• wget https://downloads.wordpress.org/plugin/wordpress-importer.0.6.1.zip
  • apt-get install unzip

Good to go.

Copied /wp-content/uploads/  (pictures, etc) from the old onto the new machine,  then imported the export file with the importer plugin.

The media library didn’t regain all of it’s pictures.   Give up on this path for now, try something else.

Raw database transfer / renaming tables

The old service provider provided access to phpMyAdmin.  It took some fiddling to get a .sql file exported from it – for whatever reason it wasn’t compressing the export like it should have, and I wasted hours before I realized that it wasn’t actually creating all of the tables.  There was also a problem with copy/paste where my .sql file had a bunch of “&lt;” HTML codes in inappropriate places.

Once you get your full .sql file out of it – it needs to be mangled a bit for the different table prefix.   In the example above, we told wordpress to use ‘new_wp_’ as the table prefix.   In my case, the old installation was using ‘wp_gpjn_’ as the table prefix.

  • sed -e “s/wp_gpnj_/new_wp_/g” db-export.sql > db-import.sql
  • mysqldump -u wordpress -pwordpress blog > blog-`date +%s`.sql
  • mysqlimport blog db-import.sql

Cleverly (and unintentionally in my case), the sed line also takes care of any of the actual data lines that have the table prefix in them.  So this worked well for me the first time.    Bear in mind that it will also modify any content that might exist in the database if the sed regex matches on any of it.  (afterthought – maybe that’s related to why my metadata disappeared for only the bmp image files?)

When I opted to change the table names again later, I only changed the actual table names – which caused  “You do not have sufficient permissions to access this page.”  grief.  It’s related to the table prefix – look in the <prefix>options!option_name and <prefix>usermeta!meta_key fields and change the values in these that contain the old prefix.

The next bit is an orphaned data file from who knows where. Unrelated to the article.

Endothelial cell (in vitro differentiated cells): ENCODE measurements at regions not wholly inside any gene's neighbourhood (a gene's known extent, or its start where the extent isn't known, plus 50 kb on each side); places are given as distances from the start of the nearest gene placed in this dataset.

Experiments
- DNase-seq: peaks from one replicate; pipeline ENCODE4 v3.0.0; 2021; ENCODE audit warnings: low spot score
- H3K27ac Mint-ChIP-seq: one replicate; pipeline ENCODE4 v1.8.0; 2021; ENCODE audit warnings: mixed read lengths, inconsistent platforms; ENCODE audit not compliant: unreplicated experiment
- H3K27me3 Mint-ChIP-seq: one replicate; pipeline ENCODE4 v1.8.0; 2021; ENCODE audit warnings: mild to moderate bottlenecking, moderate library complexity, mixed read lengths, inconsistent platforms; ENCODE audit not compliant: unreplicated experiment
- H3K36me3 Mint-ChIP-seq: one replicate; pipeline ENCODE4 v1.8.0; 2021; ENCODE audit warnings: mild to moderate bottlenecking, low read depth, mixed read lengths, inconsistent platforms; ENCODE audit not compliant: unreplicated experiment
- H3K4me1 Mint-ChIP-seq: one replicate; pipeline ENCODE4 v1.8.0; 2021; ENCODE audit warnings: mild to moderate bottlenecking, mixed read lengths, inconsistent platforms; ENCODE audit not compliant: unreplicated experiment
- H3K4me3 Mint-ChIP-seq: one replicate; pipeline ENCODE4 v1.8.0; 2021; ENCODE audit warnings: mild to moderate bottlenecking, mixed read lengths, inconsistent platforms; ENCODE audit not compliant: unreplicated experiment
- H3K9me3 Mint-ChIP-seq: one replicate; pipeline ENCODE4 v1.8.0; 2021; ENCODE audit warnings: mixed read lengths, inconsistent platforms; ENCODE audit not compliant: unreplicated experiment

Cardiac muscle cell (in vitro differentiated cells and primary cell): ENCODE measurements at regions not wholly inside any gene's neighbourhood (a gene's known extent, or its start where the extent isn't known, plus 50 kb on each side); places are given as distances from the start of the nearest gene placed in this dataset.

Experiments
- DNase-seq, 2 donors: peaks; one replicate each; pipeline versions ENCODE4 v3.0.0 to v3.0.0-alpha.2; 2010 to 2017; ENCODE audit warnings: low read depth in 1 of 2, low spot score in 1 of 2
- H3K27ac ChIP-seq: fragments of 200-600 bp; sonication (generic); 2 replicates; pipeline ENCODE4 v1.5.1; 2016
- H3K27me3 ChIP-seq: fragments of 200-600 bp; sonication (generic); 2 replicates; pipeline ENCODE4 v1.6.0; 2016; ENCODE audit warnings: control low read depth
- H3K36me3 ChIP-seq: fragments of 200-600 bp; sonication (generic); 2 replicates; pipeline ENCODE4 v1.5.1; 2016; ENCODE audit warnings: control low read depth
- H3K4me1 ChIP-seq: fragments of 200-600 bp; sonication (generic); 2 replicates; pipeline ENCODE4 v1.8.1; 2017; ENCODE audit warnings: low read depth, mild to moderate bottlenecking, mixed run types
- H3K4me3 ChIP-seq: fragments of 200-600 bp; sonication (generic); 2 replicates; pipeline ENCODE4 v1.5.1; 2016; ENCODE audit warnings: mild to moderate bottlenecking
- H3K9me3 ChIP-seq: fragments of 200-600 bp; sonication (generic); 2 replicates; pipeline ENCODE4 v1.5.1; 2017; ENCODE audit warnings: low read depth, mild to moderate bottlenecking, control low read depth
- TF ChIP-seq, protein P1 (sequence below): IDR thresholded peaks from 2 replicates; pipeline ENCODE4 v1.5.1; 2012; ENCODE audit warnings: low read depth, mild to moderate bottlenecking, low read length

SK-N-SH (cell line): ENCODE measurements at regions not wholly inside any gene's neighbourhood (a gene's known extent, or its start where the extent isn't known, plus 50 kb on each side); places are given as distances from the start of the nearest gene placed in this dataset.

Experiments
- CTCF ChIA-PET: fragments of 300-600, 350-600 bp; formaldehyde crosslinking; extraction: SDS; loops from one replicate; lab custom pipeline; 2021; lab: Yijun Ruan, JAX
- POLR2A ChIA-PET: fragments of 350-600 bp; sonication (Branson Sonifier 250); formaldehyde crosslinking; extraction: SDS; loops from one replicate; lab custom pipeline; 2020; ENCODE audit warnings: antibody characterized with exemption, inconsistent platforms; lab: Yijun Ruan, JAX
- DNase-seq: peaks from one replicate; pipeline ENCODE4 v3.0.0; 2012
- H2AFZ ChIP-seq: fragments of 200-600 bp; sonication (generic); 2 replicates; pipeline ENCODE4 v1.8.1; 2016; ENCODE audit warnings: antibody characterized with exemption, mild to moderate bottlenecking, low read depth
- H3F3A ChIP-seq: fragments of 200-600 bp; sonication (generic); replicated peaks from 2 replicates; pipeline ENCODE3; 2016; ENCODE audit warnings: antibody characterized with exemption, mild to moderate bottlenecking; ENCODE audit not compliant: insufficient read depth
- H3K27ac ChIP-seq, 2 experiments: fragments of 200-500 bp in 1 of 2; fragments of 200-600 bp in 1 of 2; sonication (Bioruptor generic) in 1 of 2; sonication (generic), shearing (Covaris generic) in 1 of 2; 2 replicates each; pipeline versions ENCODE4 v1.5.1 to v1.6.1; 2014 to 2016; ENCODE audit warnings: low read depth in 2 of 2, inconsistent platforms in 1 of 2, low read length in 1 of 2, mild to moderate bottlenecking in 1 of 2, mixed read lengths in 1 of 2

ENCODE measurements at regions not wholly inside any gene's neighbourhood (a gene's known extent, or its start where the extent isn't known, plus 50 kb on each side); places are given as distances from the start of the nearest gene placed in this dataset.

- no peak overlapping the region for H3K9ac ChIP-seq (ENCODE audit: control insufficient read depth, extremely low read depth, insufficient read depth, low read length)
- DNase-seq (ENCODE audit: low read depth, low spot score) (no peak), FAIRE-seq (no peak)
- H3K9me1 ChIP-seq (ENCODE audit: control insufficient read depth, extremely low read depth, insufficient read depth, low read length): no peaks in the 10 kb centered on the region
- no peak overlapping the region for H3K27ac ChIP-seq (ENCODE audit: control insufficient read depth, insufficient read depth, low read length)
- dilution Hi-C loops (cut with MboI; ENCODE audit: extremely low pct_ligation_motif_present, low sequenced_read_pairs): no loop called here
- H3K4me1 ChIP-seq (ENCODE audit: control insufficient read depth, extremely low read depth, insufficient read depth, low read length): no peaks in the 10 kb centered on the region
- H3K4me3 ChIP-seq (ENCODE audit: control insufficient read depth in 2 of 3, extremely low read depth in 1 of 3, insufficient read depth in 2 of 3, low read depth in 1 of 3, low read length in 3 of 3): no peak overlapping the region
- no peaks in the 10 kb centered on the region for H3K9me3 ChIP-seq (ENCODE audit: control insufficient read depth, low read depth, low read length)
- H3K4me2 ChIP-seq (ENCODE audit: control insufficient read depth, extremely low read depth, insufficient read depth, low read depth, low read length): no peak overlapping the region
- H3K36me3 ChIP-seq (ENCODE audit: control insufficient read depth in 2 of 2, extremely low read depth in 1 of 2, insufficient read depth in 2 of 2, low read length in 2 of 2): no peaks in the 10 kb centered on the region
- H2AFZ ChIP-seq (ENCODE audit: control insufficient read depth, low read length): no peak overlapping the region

Securing / Pretty permalinks

Installed the Gauntlet Security plugin, and set to work following it’s recommendations.  The recommended .htaccess fixes won’t work because those are Apache configuration files and this install is running lighttpd.

To only allow explicit file extensions to be downloaded/executed  from /wp-content/uploads,  and restrict access to the includes folders – I used the access module in lighttpd.

  • cat > /etc/lighttpd/blog.oneharding.com.conf
$HTTP["host"] == "blog.oneharding.com" {
        $HTTP["url"] =~ "^/wp-content/uploads.*$" {
                $HTTP["url"] !~ "\.(jpe?g|png|gif|mp3|wav|ogg|m4a|mp4|mov|wmv|avi|mpg|ogv|3gp|3g2|pdf|docx?|pptx?|ppsx?|odt|xlsx?|zip|bmp)$" {
                        url.access-deny = ( "" )
        $HTTP["url"] =~ "^/wp-admin/includes" {
                url.access-deny = ( "" )
        $HTTP["url"] =~ "^/wp-includes/.*\.php.*$" {
                url.access-deny = ( "" )

# now try for pretty permalinks. 
# http://www.guyrutenberg.com/2008/05/24/clean-urls-permalinks-for-wordpress-on-lighttpd/
# Lighttpd version 1.4.31 can't handle the url.rewrite() inside of the $HTTP["url"] selection block.
# had to download/compile a later version where that had been changed.
# the only difference it makes is that it breaks the link to get into the control panel.
        $HTTP["url"] !~ "^/wp-admin/" {
                url.rewrite = (
                        "^/(.*)\.(.+)$" => "$0",
                        "^/(.+)/?$" => "/index.php/$1"

  • echo include “/etc/lighttpd/blog.oneharding.com.conf” >> /etc/lighttpd/lighttpd.conf


You’ll notice that this site is available over SSL/TLS now, AND there is also – at the time of this writing – another virtual host running with a DIFFERENT SSL certificate.  Shove THAT somewhere unpleasant webhost provider who said that was impossible.     The SNI won’t work with XP browsers.   Fortunately working properly with XP and mobile browsers wasn’t a priority this time. It still needs a default go-to certificate because the SSL connection is established before the host is requested. I haven’t read on how exactly SNI is supposed to work.

cat > /etc/lighttpd/lighttpd-ssl.conf

$SERVER["socket"] == ":443" {
        ssl.engine = "enable"
        ssl.pemfile = "/srv/ssl/blog.oneharding.com.pem"
        ssl.ca-file = "/srv/ssl/startssl-chain.pem"
        $HTTP["host"] == "blog.oneharding.com" {
                ssl.pemfile = "/srv/ssl/blog.oneharding.com.pem"
                ssl.ca-file = "/srv/ssl/startssl-chain.pem"
        $HTTP["host"] == "otherhost.oneharding.com" {
                ssl.pemfile = "/srv/ssl/otherhost.oneharding.com.pem"

echo include “/etc/lighttpd/ligttpd-ssl.conf” >> /etc/lighttpd/lighttpd.conf